Photo reportage from the exhibition 'Who art thou, my vessel?' by Visvaldas Morkevičius at The Galerie Elisabeth & Reinhard Hauff, Stuttgart

The exhibition “Who art thou, my vessel?” by Visvaldas Morkevičius became open to the public on February 2nd at The Galerie Elisabeth & Reinhard Hauff in Stuttgart and will be on view until March 15th.

“The ship on which Theseus sailed with the youths and returned in safety, the thirty-oared galley, was preserved by the Athenians down to the time of Demetrius Phalereus. They took away the old timbers from time to time, and put new and sound ones in their places, so that the vessel became a standing illustration for the philosophers in the mooted question of growth, some declaring that it remained the same, others that it was not the same vessel.” — Plutarch, Life of Theseus 23.1

The photography of a young generation Lithuanian artist Visvaldas Morkevičius has been floating, rather than sailing, in a vast ocean of contemporary imagery for nearly a decade now. Some photographs, like the ones from earlier days – the youths – today seem coated with dregs of the times passed. Their truncated compositions, faded colours, and faceless protagonists stuck in sluggish limbos echoing events that once were. Others, from the artist’s more recent voyages, those new timbers, feel bolder, sharper, rougher, and soaked in thick liquids of obscurity.

By an unforeseen miracle, or perhaps a happy coincidence, these nomadic artworks drifted ashore in Stuttgart, at the threshold of The Galerie Elisabeth & Reinhard Hauff. The photographs presented in Morkevičius’ third solo exhibition in Germany come from four different series and can be seen as the young artist’s retrospective, his “life’s work” thus far. The show which in part can be imagined as an ever-growing vessel that carries the spirit into uncharted waters is also a mirror in which the artist observes his works as well as the fickle self that made them.

What one sees reflected is an old paradox, a reminder that the form is lifeless without the void that surrounds it. To buttress such a claim another ancient literary vessel, this time by Laozi, can be brought to the surface:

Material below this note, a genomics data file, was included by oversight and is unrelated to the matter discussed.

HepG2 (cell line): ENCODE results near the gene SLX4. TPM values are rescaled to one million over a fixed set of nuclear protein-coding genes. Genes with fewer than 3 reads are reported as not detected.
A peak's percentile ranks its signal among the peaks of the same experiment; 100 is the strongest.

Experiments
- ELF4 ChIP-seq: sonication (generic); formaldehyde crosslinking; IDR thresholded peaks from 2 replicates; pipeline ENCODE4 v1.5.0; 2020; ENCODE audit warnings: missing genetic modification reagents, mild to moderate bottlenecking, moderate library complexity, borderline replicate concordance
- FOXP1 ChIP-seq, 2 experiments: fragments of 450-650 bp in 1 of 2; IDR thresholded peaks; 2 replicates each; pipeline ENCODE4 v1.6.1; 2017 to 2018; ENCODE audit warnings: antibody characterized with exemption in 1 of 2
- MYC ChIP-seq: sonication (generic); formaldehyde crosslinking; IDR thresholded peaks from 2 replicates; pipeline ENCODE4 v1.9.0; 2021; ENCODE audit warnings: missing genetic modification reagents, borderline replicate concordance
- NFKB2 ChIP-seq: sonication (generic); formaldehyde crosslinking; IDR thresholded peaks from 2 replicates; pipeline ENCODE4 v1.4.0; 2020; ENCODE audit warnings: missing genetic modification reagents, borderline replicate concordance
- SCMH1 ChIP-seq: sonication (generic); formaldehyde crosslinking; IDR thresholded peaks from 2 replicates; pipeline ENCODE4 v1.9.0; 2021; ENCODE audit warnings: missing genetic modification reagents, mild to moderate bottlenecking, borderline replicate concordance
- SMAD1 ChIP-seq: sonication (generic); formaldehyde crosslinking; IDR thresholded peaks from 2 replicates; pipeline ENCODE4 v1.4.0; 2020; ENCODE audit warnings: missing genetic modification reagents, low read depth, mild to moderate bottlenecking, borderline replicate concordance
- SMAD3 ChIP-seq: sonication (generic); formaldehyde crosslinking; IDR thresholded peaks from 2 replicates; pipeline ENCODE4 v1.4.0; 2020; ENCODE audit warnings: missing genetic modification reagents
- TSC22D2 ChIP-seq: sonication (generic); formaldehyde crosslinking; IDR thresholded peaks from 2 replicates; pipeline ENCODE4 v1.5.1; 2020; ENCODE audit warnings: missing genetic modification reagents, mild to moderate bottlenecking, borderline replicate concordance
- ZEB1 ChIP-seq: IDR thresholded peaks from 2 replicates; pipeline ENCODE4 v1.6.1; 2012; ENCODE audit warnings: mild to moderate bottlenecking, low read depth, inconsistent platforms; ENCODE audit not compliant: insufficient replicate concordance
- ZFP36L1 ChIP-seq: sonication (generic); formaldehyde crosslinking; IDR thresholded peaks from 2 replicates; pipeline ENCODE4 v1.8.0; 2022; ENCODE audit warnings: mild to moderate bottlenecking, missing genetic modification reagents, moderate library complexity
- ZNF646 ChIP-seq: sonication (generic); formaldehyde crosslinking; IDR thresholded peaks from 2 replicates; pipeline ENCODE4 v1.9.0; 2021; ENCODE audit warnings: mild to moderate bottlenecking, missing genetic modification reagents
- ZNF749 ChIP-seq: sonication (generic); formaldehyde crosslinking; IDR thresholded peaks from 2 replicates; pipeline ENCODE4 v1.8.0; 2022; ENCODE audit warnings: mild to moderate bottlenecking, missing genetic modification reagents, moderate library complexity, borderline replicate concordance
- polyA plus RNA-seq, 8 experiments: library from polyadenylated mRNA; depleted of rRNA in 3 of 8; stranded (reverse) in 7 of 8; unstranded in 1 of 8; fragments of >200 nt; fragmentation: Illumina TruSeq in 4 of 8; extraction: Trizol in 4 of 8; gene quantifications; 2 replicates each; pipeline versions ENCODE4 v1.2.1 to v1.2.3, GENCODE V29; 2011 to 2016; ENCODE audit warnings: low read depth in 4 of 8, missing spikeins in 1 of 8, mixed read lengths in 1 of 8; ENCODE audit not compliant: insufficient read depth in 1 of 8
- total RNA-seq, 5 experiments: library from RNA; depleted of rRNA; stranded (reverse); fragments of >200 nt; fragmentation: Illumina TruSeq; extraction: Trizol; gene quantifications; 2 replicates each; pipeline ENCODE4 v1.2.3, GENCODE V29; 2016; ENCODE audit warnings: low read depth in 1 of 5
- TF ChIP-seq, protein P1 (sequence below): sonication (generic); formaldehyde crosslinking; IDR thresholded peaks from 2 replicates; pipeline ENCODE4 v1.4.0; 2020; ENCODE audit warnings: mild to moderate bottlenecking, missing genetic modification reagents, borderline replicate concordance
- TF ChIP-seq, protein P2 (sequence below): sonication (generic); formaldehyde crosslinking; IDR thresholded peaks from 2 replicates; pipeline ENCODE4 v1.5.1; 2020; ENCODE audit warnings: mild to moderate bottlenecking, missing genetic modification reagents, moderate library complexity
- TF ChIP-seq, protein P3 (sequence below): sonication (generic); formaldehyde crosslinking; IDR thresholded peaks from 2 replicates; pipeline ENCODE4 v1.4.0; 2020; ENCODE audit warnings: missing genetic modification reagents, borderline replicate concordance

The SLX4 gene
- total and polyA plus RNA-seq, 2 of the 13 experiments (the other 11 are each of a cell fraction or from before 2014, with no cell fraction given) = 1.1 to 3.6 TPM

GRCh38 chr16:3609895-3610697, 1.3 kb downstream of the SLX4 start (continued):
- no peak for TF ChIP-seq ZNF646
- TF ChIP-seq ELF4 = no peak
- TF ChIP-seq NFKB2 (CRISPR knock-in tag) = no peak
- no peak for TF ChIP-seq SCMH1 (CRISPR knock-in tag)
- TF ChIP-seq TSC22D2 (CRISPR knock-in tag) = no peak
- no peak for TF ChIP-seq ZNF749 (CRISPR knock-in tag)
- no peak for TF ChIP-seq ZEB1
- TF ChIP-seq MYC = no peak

“Shape clay into a vessel; It is the space within that makes it useful.”

Morkevičius’ habit of showing by obscuring, underlying by fragmenting, and foreshadowing by erasing is deeply rooted in his visual language. One might catch glimpses of the fleeting nature of his photographic identity in the buzzing silence of a room with a chair garbed in a tracksuit jacket, in the corner of voluptuous half-parted lips seen through a metal fence of a concert hall, or in a headless female figure in a red dress holding a face of a scooped-up watermelon. It is often the case with his pictures which strike as youthful and rebellious at first, yet harbour a fair amount of melancholy, that the unseen is the driving force of the artwork.

In a state conjured by the lens, the negatives blend with the positives. How striking is the shadow, a thick black wedge, that cradles the rolling male body in Smala. Sculpture (2016), looking, as one focuses more intently on it, more like the lead than a supporting actor. Or that heavy gloom in Looking Forward to Meet Me #3 (2020) that fleshes out the silhouette of the female nude just by being in the room with her. Even a heartwarming domestic scene showing a white husky hugging a black labrador – your everyday yang and yin, the two independent yet inseparable – speaks of an existence that stems from relations, so vibrantly captured in these shots. In the end, Morkevičius’ photographs are still

less about duality than about ceaseless change – a hallmark of a living body, a memorable work of art, and of life itself.

The photographs in front of you today like the hands that made them are growing vessels. They exist in the eye and the mind of their beholder. Never in the same eye, never in the same mind, these vessels will forever float, and maybe sail, to remain unknowable, mysterious, beautiful.

Text: Paulius Andriuškevičius.

The project is financed by the Lithuanian Council of Culture

Photography: The Galerie Elisabeth & Reinhard Hauff